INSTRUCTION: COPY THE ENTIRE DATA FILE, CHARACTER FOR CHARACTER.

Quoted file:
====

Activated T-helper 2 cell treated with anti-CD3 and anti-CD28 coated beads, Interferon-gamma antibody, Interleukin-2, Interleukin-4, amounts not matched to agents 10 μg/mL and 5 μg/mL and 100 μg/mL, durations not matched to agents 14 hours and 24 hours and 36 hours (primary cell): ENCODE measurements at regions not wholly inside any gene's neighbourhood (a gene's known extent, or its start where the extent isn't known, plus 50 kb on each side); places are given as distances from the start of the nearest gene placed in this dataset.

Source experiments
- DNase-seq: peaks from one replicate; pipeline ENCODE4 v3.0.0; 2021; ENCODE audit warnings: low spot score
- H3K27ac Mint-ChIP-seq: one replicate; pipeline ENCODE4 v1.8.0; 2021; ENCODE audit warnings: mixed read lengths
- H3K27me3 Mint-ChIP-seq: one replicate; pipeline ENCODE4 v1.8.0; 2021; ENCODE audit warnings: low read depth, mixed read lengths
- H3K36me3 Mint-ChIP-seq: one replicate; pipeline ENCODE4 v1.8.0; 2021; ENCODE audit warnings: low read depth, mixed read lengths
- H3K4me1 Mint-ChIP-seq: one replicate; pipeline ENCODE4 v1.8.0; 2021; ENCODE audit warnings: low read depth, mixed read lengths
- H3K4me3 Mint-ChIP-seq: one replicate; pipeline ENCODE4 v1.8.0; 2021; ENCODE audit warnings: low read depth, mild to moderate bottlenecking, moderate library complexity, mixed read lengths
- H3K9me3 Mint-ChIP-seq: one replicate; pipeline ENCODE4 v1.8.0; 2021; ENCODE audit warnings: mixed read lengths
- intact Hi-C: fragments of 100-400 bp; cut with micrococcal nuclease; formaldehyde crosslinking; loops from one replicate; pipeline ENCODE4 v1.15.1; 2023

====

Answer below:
Activated T-helper 2 cell treated with anti-CD3 and anti-CD28 coated beads, Interferon-gamma antibody, Interleukin-2, Interleukin-4, amounts not matched to agents 10 μg/mL and 5 μg/mL and 100 μg/mL, durations not matched to agents 14 hours and 24 hours and 36 hours (primary cell): ENCODE measurements at regions not wholly inside any gene's neighbourhood (a gene's known extent, or its start where the extent isn't known, plus 50 kb on each side); places are given as distances from the start of the nearest gene placed in this dataset.

Source experiments
- DNase-seq: peaks from one replicate; pipeline ENCODE4 v3.0.0; 2021; ENCODE audit warnings: low spot score
- H3K27ac Mint-ChIP-seq: one replicate; pipeline ENCODE4 v1.8.0; 2021; ENCODE audit warnings: mixed read lengths
- H3K27me3 Mint-ChIP-seq: one replicate; pipeline ENCODE4 v1.8.0; 2021; ENCODE audit warnings: low read depth, mixed read lengths
- H3K36me3 Mint-ChIP-seq: one replicate; pipeline ENCODE4 v1.8.0; 2021; ENCODE audit warnings: low read depth, mixed read lengths
- H3K4me1 Mint-ChIP-seq: one replicate; pipeline ENCODE4 v1.8.0; 2021; ENCODE audit warnings: low read depth, mixed read lengths
- H3K4me3 Mint-ChIP-seq: one replicate; pipeline ENCODE4 v1.8.0; 2021; ENCODE audit warnings: low read depth, mild to moderate bottlenecking, moderate library complexity, mixed read lengths
- H3K9me3 Mint-ChIP-seq: one replicate; pipeline ENCODE4 v1.8.0; 2021; ENCODE audit warnings: mixed read lengths
- intact Hi-C: fragments of 100-400 bp; cut with micrococcal nuclease; formaldehyde crosslinking; loops from one replicate; pipeline ENCODE4 v1.15.1; 2023